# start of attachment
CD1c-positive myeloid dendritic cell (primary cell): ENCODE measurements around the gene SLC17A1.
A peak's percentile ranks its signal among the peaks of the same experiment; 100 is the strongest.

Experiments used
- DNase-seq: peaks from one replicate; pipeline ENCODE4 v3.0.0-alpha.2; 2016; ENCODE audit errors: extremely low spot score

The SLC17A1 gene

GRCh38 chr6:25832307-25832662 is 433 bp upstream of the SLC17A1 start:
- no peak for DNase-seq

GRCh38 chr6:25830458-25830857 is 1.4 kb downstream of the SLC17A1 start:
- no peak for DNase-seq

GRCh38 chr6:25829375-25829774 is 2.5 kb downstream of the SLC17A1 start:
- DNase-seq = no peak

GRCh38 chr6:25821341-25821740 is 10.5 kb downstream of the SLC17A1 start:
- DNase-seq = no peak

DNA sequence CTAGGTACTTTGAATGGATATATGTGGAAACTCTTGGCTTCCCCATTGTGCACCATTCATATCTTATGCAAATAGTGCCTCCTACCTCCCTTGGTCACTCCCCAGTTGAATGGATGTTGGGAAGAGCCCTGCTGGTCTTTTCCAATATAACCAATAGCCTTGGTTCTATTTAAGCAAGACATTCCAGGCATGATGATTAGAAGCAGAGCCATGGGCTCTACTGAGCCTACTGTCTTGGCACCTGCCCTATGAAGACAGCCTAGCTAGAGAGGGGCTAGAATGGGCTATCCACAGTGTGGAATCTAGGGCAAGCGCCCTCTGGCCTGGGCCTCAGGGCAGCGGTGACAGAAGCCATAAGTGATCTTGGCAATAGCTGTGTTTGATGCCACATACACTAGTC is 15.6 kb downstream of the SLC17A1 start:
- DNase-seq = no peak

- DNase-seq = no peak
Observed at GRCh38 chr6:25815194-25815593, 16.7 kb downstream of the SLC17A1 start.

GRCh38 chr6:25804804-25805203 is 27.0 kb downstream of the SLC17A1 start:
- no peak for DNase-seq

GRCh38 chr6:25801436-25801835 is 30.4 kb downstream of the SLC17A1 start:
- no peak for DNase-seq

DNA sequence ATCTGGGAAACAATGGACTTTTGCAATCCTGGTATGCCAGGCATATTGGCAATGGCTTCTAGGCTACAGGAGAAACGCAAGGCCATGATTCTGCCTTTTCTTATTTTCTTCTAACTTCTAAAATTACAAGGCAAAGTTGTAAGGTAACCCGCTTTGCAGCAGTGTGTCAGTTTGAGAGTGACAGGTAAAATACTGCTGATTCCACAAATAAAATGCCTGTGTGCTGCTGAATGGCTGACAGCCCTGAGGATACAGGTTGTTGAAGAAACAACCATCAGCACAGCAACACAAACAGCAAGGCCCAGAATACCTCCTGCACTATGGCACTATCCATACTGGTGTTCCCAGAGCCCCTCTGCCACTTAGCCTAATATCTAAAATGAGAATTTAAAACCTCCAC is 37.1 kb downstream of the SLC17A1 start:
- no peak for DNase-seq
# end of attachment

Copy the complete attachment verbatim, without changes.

CD1c-positive myeloid dendritic cell (primary cell): ENCODE measurements around the gene SLC17A1.
A peak's percentile ranks its signal among the peaks of the same experiment; 100 is the strongest.

Experiments used
- DNase-seq: peaks from one replicate; pipeline ENCODE4 v3.0.0-alpha.2; 2016; ENCODE audit errors: extremely low spot score

The SLC17A1 gene

GRCh38 chr6:25832307-25832662 is 433 bp upstream of the SLC17A1 start:
- no peak for DNase-seq

GRCh38 chr6:25830458-25830857 is 1.4 kb downstream of the SLC17A1 start:
- no peak for DNase-seq

GRCh38 chr6:25829375-25829774 is 2.5 kb downstream of the SLC17A1 start:
- DNase-seq = no peak

GRCh38 chr6:25821341-25821740 is 10.5 kb downstream of the SLC17A1 start:
- DNase-seq = no peak

DNA sequence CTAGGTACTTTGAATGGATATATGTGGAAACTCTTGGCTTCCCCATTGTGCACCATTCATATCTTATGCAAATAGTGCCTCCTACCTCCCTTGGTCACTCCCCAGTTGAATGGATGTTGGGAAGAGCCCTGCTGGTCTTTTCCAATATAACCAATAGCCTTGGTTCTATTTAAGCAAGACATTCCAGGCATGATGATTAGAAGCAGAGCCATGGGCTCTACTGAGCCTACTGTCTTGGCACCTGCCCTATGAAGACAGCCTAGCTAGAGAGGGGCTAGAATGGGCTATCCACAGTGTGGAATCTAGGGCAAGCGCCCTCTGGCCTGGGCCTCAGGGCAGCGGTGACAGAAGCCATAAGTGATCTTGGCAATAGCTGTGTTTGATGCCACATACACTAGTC is 15.6 kb downstream of the SLC17A1 start:
- DNase-seq = no peak

- DNase-seq = no peak
Observed at GRCh38 chr6:25815194-25815593, 16.7 kb downstream of the SLC17A1 start.

GRCh38 chr6:25804804-25805203 is 27.0 kb downstream of the SLC17A1 start:
- no peak for DNase-seq

GRCh38 chr6:25801436-25801835 is 30.4 kb downstream of the SLC17A1 start:
- no peak for DNase-seq

DNA sequence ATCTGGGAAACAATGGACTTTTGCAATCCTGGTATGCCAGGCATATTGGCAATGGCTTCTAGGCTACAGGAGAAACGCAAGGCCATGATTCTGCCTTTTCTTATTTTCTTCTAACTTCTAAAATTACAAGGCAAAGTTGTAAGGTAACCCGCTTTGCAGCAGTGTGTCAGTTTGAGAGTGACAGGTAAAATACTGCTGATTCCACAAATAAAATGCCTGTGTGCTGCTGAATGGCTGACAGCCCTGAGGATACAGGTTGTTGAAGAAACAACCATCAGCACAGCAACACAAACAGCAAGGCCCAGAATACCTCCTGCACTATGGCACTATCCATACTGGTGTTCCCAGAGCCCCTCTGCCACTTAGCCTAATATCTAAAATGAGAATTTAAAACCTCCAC is 37.1 kb downstream of the SLC17A1 start:
- no peak for DNase-seq